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College counselors wish they could talk to every college student, but since there are an average of 1500 students for every college counselor in America, many students will never talk to one. I asked college counselors what they wish they could tell students. Here is their advice:
Before you choose a college, take a college tour. Jolyn Brand of Brand College Consulting says, “Students need to picture themselves on campus and start discovering preferences: campus size, proximity to a large city, weather, etc.”
If you aren’t naturally organized, make it a priority to learn a system to keep track of information and deadlines. The best system for you will depend on your personality. Some students prefer a paper-based system and others love using an app or other software. The important thing is that you choose something you will actually use.
Students underestimate how much work it is to take a full course load and then when they perform poorly, they may become anxious and depressed or erroneously conclude they aren’t “smart enough” for college. The rule of thumb for studying outside the classroom is 2-3 hours per week for every credit hour. If you are studying less than that, redesign your study plan.
Go to Career Services.
A Gallup survey found that students who visited their school’s career services office and found it “Very Helpful” were 5.8x more likely to say their university prepared them well for life after college. Jessica Campbell of Rice University says, “I wish that students knew that they should be plugging into career services early. There’s sometimes a misperception that students should have it all figured out before they walk through our door. They don’t realize how many resources we have to help them wherever they are in the process.”
In addition to Career Services, your student services fee pays for a huge array of other support services that would likely cost thousands more if purchased on their own. There are usually departments dedicated to instruction in study skills and time management, tutoring in diverse subjects, technology assistance, and health (both physical and mental). Take advantage of all of it.
Your professors are a wealth of information and valuable people to know for the future. Instead of hiding in the back of the class and staring at your laptop during lectures, try to become acquainted with them. Volunteer to help them with their research, become a teaching assistant, or join an organization they mentor. You are likely going to need letters of recommendation and professors are a great source for this.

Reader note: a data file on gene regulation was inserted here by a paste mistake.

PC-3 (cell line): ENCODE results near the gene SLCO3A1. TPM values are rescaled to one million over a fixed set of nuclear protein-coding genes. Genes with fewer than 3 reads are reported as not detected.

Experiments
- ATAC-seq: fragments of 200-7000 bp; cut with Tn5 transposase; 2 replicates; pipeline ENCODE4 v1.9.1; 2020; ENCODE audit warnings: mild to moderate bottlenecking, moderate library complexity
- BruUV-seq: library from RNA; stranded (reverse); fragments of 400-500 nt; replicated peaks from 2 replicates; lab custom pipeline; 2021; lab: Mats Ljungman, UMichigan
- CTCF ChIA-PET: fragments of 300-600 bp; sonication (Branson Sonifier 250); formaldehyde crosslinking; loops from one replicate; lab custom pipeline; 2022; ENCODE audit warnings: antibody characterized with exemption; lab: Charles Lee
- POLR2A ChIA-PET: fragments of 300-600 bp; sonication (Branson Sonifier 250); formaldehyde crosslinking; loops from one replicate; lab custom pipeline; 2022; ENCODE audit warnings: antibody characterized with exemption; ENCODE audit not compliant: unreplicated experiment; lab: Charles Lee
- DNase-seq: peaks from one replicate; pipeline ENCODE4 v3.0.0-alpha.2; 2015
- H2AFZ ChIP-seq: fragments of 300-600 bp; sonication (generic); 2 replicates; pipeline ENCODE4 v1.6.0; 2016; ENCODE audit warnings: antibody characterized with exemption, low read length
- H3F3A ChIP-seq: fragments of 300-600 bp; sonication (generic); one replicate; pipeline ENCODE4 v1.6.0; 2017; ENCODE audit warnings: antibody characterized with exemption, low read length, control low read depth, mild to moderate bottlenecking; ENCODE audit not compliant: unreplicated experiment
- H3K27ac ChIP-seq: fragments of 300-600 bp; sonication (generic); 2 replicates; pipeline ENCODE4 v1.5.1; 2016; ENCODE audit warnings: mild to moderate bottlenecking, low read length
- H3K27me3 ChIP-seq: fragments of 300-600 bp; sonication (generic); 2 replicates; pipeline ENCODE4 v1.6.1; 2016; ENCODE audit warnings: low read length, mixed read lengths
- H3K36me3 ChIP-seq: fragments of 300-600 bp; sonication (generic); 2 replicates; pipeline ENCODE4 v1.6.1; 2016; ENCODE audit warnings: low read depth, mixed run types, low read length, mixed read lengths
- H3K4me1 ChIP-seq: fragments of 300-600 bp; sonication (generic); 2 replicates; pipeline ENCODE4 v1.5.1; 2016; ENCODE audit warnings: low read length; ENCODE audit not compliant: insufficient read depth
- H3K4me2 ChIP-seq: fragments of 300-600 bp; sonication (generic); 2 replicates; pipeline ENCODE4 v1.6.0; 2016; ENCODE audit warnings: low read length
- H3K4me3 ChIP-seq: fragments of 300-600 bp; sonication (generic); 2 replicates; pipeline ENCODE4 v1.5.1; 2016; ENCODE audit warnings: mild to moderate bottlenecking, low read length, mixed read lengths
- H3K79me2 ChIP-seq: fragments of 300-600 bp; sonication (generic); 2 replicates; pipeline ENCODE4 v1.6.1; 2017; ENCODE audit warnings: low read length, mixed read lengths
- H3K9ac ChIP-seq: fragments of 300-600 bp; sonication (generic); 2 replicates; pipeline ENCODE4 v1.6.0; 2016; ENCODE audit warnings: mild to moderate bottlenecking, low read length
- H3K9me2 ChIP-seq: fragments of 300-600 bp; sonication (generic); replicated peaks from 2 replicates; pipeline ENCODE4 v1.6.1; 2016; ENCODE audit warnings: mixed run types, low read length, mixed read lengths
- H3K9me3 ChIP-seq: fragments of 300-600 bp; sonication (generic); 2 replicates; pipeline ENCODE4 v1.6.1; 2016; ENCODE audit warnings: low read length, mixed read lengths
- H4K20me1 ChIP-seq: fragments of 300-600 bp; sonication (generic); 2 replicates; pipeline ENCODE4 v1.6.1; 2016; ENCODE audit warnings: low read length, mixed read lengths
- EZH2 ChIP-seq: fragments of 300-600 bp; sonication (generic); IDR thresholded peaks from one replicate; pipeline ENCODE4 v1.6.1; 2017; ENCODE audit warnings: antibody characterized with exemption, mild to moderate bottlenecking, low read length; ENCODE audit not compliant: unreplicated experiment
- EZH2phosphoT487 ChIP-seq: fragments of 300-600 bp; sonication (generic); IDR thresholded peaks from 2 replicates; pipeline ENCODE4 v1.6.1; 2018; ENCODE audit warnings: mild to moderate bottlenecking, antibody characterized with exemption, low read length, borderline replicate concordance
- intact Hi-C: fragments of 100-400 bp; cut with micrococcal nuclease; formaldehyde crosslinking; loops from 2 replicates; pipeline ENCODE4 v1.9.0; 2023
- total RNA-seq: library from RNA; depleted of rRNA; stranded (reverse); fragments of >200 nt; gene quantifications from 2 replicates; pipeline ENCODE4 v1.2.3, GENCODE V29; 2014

Be open to possibilities.
Angela Funke of Talk Therapy Austin says, “Keep your mind open to career options, especially if you are coming from a small high school. There are vast possibilities that may be new to you. Don’t just do what your family and friends think you should do because that can set you up for a lot of potential dissatisfaction in the future. Choose a college based on where you can see yourself learning and growing because that will magnify the quality of your education.”
Change your major if you wish to do so.
There is no one magic major that that guarantees a good job and career satisfaction. The best major for you is one that fits your aptitudes, personality, interests, and values. It will probably take some effort to figure out what this is and it will take some experimentation with different paths. Most students change majors more than once. EAB research found that changing majors increases the probability of graduating and if the change is made within the first three years of study, it has little to no effect on the average time it takes students to complete their degree.
Find a way to manage stress that doesn’t have self-harming side effects. Think meditation, yoga, exercise, counseling, or a fun hobby rather than excessive alcohol, drugs, or partying in risky situations.
Get job experience.
Employers like to hire graduates with relevant on-the-job experience gained through internships, part-time employment, or volunteer work. If they have a choice between someone with a 3.5 GPA and job experience vs. a 4.0 GPA and no job experience, most of them would prefer the former. Here’s a Student’s Guide to Volunteering in College.
Explain FERPA to parents.
The Family Educational Rights and Privacy Act of 1974 (FERPA) is a federal law that protects the privacy of student education records. The law applies to all schools that receive funds under an applicable program of the U.S. Department of Education. Because of FERPA, a parent cannot call a school and ask questions of the staff about a student.
Once you reach college age, it isn’t appropriate for a parent to call professors or employers on your behalf. College counselors think of this as helicopter parenting and believe it increases a student’s level of anxiety and depression.
Since college is expensive in terms of time, money, and lost income, most people want to ensure that there is a good return on investment. These strategies from college counselors can help to ensure that the decision to attend college is a smart one.
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